Thursday, 25 July 2019

'Proud to catch cold at a Venetian door'

A hot sunny day today, and there's excited talk on the BBC and elsewhere of the 'hottest day ever' and all manner of records tumbling as 'climate change' makes itself felt. Well, as warmists always remind us, weather is not climate (except when it suits them) – and besides, reliable weather records only go back two or three centuries (or less), which is no time at all in climatic terms.
  There were certainly no reliable weather records on 'Hot Tuesday' in July 1707, when the Rev William Derham of Upminster noted that the day was 'so excessively hot and suffocating, by reason there was no wind stirring, that divers persons died, or were in great danger of death, in their harvest-work'. One who died was a former servant of Derham's, 'a healthy, lusty young man', who 'was killed by the heat; and several horses on the road dropped down and died the same day'.
  The heatwave of 1707 was one of a succession that came in the first decade of the 18th century, ensuring bumper harvests and swelling the fortunes of the land-owning classes. This was one of the factors than enabled a building boom, as the aristocracy and gentry set about improving or entirely rebuilding their houses, typically in the fashionable Palladian style. It must have seemed a good idea, in a period of hot, bright summers, to adopt the architecture of sunny Italy, with its cooling arcades and colonnades, small windows and pleasingly articulated surfaces designed for strong light and shade. However, many followers of architectural fashion must have regretted their choice as the English weather returned to its less than sizzling normal.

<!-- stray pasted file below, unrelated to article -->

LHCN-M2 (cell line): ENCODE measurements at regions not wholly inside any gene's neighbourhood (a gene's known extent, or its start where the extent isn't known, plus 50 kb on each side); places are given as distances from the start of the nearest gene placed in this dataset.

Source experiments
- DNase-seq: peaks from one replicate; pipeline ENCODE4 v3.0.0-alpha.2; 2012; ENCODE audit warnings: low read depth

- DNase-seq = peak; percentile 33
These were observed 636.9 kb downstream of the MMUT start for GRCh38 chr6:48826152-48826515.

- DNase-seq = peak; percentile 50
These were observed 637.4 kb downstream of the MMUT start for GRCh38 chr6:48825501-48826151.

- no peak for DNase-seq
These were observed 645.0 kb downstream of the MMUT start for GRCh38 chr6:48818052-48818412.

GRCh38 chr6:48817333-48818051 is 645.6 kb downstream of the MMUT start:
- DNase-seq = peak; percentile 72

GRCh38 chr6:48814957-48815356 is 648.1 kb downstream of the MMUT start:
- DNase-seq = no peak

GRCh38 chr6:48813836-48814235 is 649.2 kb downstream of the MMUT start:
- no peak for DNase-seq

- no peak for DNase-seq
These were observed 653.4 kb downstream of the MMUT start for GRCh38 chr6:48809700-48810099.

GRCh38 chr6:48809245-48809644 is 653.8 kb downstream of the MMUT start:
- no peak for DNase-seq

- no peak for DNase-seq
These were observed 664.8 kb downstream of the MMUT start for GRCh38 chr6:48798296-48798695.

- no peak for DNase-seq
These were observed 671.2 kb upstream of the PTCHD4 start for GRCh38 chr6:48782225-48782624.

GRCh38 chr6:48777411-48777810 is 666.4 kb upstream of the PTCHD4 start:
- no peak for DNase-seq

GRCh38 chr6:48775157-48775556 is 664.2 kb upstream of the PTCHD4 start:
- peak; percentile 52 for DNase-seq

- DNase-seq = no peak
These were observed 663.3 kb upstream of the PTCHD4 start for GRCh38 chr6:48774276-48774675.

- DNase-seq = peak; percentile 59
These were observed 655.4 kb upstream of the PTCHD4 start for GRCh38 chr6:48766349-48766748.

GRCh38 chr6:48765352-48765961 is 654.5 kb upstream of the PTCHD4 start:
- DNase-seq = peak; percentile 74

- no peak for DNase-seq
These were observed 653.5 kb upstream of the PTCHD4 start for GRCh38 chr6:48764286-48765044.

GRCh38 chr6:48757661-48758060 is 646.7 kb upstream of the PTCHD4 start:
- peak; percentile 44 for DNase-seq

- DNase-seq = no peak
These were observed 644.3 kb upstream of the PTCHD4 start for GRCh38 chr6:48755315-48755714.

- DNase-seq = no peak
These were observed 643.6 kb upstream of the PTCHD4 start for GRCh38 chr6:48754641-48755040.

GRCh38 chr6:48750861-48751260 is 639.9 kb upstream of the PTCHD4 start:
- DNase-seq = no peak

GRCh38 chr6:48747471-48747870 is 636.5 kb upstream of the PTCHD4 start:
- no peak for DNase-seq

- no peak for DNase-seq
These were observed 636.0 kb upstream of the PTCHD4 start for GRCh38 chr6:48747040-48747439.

Pope, in Epistle IV of Epistles to Several Persons, addressed to Lord Burlington, mocks the 'imitating fools',
'Who random drawings from your sheets shall take, 
And of one beauty many blunders make; 
Load some vain church with old theatric state, 
Turn arcs of triumph to a garden gate; 
Reverse your ornaments, and hang them all 
On some patch'd dog-hole ek'd with ends of wall; 
Then clap four slices of pilaster on't, 
That lac'd with bits of rustic, makes a front. 
Or call the winds through long arcades to roar, 
Proud to catch cold at a Venetian door; 
Conscious they act a true Palladian part, 
And, if they starve, they starve by rules of art.' 

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